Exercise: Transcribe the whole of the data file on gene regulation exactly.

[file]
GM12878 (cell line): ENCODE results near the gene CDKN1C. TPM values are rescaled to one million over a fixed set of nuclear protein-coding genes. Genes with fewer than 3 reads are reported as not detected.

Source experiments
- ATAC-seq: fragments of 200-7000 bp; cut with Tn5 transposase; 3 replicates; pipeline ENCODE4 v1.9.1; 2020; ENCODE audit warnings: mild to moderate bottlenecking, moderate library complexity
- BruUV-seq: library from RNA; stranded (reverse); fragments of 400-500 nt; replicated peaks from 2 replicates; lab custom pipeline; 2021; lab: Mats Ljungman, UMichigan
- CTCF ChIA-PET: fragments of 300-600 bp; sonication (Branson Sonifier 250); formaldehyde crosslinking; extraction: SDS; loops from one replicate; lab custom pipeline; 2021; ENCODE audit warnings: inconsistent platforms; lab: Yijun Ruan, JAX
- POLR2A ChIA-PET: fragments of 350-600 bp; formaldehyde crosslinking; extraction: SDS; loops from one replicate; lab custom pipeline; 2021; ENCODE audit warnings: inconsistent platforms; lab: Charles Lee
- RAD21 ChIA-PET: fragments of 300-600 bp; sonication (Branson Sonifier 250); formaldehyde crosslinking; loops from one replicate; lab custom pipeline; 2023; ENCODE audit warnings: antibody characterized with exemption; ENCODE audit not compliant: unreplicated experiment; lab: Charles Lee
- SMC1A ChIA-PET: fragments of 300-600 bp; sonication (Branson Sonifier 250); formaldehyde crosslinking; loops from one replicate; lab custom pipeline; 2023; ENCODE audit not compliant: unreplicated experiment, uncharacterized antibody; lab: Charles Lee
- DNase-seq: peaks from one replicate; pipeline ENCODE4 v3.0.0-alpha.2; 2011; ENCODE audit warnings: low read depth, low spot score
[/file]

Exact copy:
GM12878 (cell line): ENCODE results near the gene CDKN1C. TPM values are rescaled to one million over a fixed set of nuclear protein-coding genes. Genes with fewer than 3 reads are reported as not detected.

Source experiments
- ATAC-seq: fragments of 200-7000 bp; cut with Tn5 transposase; 3 replicates; pipeline ENCODE4 v1.9.1; 2020; ENCODE audit warnings: mild to moderate bottlenecking, moderate library complexity
- BruUV-seq: library from RNA; stranded (reverse); fragments of 400-500 nt; replicated peaks from 2 replicates; lab custom pipeline; 2021; lab: Mats Ljungman, UMichigan
- CTCF ChIA-PET: fragments of 300-600 bp; sonication (Branson Sonifier 250); formaldehyde crosslinking; extraction: SDS; loops from one replicate; lab custom pipeline; 2021; ENCODE audit warnings: inconsistent platforms; lab: Yijun Ruan, JAX
- POLR2A ChIA-PET: fragments of 350-600 bp; formaldehyde crosslinking; extraction: SDS; loops from one replicate; lab custom pipeline; 2021; ENCODE audit warnings: inconsistent platforms; lab: Charles Lee
- RAD21 ChIA-PET: fragments of 300-600 bp; sonication (Branson Sonifier 250); formaldehyde crosslinking; loops from one replicate; lab custom pipeline; 2023; ENCODE audit warnings: antibody characterized with exemption; ENCODE audit not compliant: unreplicated experiment; lab: Charles Lee
- SMC1A ChIA-PET: fragments of 300-600 bp; sonication (Branson Sonifier 250); formaldehyde crosslinking; loops from one replicate; lab custom pipeline; 2023; ENCODE audit not compliant: unreplicated experiment, uncharacterized antibody; lab: Charles Lee
- DNase-seq: peaks from one replicate; pipeline ENCODE4 v3.0.0-alpha.2; 2011; ENCODE audit warnings: low read depth, low spot score